The Ballad Of Zack McCune – An RIAA lawsuit tale.

Hello folks,

Something nice in the inbox today: A video series making good use of my music and the Non Commercial Creative Commons license I offer to all, on a topic I find very engaging.

In April of last year, Zack McCune was sued by the RIAA. He ended up $3,000 lighter (he settled), but with a much richer understanding of the contemporary debate surrounding music, copyright law, and file sharing. Part I gives an intro to his story, while Part II explores the disconnect between young downloaders and the recording industry. Part III, presented here, concludes Zack’s misadventure and examines where it led him: to the Free Culture Movement, which advocates more flexible intellectual property law.

This video was produced by Nikki Leon and John Randall. You can watch a high-resolution version here.

On NPR’s “All Songs Considered”

The track “Elephants on Parade”–clearly an early favorite–was played on the latest edition of All Songs Considered.  Said host Robin Hilton, “This past year the staff of NPRmusic fell in love with the playful songs of electronic artist Podington Bear.” This tune can be found on Meet Podington Bear, available as the first of 10 CDs in The Box Set, for download via HUSH, or iTunes.

A long sample:

“Elephants on Parade”

If you’re new to my music, and intrigued, consider signing up for The P Bear Gazette, my email list (over there on the top right) for the latest on the fresh and free for a limited time P Bear tip!

-p bear

DECA: A HUSH 10th Anniversary Compilation FREE.


This from HUSH, my label.  Has a new P Bear jamm: “Wii Oui”.

We are delighted to share this party favor with you: DECA: A HUSH 10th Anniversary Compilation. It’s a rare snapshot of an invigorating cross section of artists mostly calling Portland home. The majority of its 28 tracks (tracklist below) are previously unreleased, and it features a 36 page pdf booklet.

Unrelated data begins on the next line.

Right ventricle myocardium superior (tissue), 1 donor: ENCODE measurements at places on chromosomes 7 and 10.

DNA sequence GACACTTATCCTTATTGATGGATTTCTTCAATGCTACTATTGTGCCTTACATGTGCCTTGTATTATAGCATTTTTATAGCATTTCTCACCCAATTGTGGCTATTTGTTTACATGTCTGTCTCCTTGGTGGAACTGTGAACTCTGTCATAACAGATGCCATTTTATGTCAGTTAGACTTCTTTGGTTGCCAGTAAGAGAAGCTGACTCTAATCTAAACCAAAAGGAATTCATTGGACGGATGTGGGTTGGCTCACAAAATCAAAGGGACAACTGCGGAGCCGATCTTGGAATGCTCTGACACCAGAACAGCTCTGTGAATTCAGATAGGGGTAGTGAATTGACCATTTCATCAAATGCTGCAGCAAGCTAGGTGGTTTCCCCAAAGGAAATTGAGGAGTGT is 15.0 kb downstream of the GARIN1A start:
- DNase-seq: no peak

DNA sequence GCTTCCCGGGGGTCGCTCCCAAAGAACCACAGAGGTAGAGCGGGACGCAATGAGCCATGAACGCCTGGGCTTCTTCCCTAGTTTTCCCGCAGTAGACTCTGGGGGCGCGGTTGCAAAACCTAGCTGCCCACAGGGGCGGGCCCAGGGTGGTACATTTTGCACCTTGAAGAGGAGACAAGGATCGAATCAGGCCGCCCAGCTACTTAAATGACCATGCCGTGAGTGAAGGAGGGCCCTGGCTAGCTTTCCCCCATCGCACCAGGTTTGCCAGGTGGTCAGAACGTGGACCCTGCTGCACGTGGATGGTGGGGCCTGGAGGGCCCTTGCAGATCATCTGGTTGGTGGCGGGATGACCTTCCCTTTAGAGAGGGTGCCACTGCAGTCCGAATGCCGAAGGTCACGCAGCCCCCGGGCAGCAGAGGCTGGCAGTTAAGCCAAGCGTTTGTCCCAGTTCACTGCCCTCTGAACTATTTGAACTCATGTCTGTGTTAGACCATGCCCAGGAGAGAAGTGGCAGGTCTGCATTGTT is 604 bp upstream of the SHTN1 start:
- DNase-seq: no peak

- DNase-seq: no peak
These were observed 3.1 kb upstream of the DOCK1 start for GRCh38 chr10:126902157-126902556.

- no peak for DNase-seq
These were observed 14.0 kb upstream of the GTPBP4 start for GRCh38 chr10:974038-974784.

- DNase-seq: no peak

One note: Should you opt for the convenient, high quality zip download you’ll find you’re given an opportunity to pay an amount of your choosing for it, with the proceeds to go to funding a retreat for the artists who participitated. Songs are the richness of our community and we enjoy sharing them. It is an increasingly rare and meaningful gesture–which does not go unnoticed–when one is willing to pay for them of their own volition.

DECA: A HUSH 10th Anniversary Compilation

Click here to easily download the FULL COMPILATION zip file with pdf booklet (and 2x higher quality mp3s).

Wii Oui

“Wii Oui” – Podington Bear

You Tube – Our Story

Those of you who caught my post about the season finale to This American Life may recall I said it was one of the best 60 minutes of television I’ve ever seen. The episode conveys a rich sense of, um, lifespan by weaving together footage from a half-dozen or so people of varying age named John Smith, the most popular name in America. I can’t recommend it highly enough.

The following video does something similar, culling entirely from YouTube, and without the arbitrary fix on the name John Smith. It’s a vivid collage of tender, funny, and character driven snippets that’s so much more than the sum of it’s parts. I’m happy to have two songs sandwiched in this soundtrack.

This is the kind of stuff I love being associated with. Big ups to editor Denrae.

I am Podington Bear.


Hello There.